VANCOUVER — Many years later the RCMP officer who stunned Robert Dziekanski with a Taser at Vancouver’s airport lied at a public inquiry into the Polish immigrant’s death, a judge ruled. Const. Kwesi Millington fired his Taser multiple times after he and three other officers were summoned to Vancouver’s airport in October 2007. Dziekanski, who spoke no English, had been throwing furniture in the international terminal. Millington’s verdict marks the first time a judge has concluded that one of the officers lied. Another Mountie, Const. Bill Bentley, was acquitted in 2013, while two other cases have not yet concluded. The Crown alleged the officers colluded on a story to tell homicide investigators and write in their police notes in an attempt to heighten the threat that Dziekianski posed. Prosecutors argued the officers’ statements and notes all contained similar errors, proving they worked together. The Crown further alleged the officers met in the Vancouver area in the days or weeks before testifying at the inquiry in early 2009 to plan their testimony. A witness, whose ex-husband is Bentley’s cousin, told the court the officers met at her home, but the defence presented telephone records, credit card receipts and other evidence to cast doubt on her testimony. The judge noted that the officer’s errors all exaggerated the threat Dziekanski posed.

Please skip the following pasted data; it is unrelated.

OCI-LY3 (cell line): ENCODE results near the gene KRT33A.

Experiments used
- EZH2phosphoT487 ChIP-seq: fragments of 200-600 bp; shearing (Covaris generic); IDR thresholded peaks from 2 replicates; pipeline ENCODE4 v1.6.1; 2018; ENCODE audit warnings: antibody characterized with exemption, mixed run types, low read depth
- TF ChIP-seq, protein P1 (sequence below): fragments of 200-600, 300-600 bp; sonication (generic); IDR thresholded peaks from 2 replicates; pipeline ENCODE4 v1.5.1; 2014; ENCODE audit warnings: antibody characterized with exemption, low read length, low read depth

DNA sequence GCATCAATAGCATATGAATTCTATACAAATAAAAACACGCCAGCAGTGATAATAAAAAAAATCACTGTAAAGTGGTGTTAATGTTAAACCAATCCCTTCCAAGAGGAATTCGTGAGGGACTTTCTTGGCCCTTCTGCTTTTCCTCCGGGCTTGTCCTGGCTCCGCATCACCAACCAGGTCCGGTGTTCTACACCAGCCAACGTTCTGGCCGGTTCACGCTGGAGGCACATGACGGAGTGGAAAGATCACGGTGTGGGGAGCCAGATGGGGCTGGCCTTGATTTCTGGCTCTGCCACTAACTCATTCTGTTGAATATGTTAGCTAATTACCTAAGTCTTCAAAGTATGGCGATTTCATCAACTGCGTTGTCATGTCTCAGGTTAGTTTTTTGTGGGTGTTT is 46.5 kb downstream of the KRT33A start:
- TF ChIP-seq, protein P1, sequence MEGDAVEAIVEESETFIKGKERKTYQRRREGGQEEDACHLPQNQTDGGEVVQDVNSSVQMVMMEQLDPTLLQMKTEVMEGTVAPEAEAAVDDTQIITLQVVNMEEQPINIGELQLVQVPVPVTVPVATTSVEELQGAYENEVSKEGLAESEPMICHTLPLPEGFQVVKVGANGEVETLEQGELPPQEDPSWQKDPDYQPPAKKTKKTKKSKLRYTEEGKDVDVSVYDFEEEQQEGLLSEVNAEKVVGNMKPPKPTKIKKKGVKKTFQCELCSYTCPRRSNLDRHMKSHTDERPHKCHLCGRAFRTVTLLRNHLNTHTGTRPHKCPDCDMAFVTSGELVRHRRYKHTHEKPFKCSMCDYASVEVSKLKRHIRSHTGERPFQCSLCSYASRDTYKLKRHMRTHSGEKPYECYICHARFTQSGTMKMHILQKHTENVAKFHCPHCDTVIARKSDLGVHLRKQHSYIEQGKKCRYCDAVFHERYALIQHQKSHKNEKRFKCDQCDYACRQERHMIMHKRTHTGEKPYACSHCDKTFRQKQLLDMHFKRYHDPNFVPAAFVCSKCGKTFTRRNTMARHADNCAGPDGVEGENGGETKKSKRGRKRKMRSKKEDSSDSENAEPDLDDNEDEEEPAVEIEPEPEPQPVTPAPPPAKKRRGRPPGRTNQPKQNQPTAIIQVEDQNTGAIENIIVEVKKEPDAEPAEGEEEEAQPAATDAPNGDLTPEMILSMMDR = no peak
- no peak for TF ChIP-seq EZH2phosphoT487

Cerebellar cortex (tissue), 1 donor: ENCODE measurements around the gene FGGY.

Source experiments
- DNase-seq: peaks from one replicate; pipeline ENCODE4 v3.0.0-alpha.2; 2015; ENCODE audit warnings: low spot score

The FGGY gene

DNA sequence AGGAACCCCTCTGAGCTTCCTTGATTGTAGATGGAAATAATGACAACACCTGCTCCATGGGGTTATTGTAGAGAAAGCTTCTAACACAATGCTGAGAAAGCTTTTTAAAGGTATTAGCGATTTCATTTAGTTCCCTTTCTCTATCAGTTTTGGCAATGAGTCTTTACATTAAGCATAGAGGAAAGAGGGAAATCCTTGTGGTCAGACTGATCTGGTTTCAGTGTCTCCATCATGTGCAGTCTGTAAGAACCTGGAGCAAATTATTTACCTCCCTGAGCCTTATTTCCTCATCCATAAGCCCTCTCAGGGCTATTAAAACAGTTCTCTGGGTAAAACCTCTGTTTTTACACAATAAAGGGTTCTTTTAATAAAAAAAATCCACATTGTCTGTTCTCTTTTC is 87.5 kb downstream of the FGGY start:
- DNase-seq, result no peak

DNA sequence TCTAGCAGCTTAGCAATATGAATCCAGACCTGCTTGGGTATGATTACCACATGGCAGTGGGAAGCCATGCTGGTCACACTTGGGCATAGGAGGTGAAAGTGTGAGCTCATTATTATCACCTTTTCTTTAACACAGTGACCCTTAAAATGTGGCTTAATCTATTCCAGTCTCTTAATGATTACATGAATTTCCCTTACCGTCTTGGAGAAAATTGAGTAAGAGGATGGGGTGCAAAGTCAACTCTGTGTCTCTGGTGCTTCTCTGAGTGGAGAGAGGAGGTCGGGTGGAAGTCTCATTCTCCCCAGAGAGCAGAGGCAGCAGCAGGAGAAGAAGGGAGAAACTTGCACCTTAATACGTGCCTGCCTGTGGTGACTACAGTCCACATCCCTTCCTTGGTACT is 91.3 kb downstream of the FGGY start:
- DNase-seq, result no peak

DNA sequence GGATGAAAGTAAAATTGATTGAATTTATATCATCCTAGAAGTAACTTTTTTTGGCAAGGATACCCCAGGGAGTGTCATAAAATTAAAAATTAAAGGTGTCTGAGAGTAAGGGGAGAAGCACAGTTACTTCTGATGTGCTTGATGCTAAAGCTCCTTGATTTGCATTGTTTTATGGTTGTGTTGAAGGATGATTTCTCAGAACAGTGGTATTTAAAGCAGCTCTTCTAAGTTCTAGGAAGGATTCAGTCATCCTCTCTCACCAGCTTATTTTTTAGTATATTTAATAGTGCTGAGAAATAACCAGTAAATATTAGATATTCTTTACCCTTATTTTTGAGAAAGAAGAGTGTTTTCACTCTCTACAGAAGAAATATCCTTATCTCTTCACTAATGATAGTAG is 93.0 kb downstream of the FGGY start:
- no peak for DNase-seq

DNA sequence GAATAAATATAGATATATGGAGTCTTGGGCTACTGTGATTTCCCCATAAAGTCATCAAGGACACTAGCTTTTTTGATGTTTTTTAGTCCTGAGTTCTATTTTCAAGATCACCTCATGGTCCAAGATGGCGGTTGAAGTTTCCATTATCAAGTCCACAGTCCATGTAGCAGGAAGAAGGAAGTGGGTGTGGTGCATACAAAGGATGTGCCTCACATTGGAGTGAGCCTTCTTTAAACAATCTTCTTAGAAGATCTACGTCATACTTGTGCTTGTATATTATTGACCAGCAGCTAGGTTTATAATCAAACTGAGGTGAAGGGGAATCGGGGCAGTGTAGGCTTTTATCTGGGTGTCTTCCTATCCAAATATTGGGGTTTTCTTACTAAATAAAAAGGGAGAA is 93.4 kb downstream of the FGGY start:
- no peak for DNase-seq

A Quebec SQ officer is facing charges of falsifying evidence. Constable Sebastien Grenier was suspended with pay last April while police investigated allegations that the officer had handed out bogus speeding tickets in the Eastern Townships. Grenier will appear in court only on March 27th. His status with the police force is expected to be re-evaluated in the coming days. Meanwhile he gets fully pay..
A constable with B.C.’s Abbotsford Police Department has been criminally charged and 16 other officers are under investigation for allegations related to the integrity of statements used in a number of criminal cases to obtain search warrants. Const. Christopher Nicholson has been charged with breach of trust, obstruction of justice and conspiracy to traffic a controlled substance, the Office of the Police Complaints Commissioner (OPCC) said in a statement released Wednesday. During the Vancouver Police Department investigation, it says it uncovered further allegations of misconduct against 16 other members of the APD and a total of 148 accusations of misconduct against seventeen members of the Abbotsford Police Department. The accusations include corrupt practice, deceit, and neglect of duty. The OPCC says it has not been able to adequately determine the extent to which prosecutions may have been compromised “due to the lack of adequate disclosure from the police. Deputy Police Complaint Commissioner Rollie Woods says the officers are accused of making up information to secure search warrants. “The concerns raised have an impact of the interplay between key institutional stakeholders within the criminal justice system which include the federal prosecution service, judicial officers and the police. Furthermore, what remains an active concern to the OPCC is the extent to which the search warrants in issue may have contributed to potentially unsafe prosecutions,” reads a statement from the office.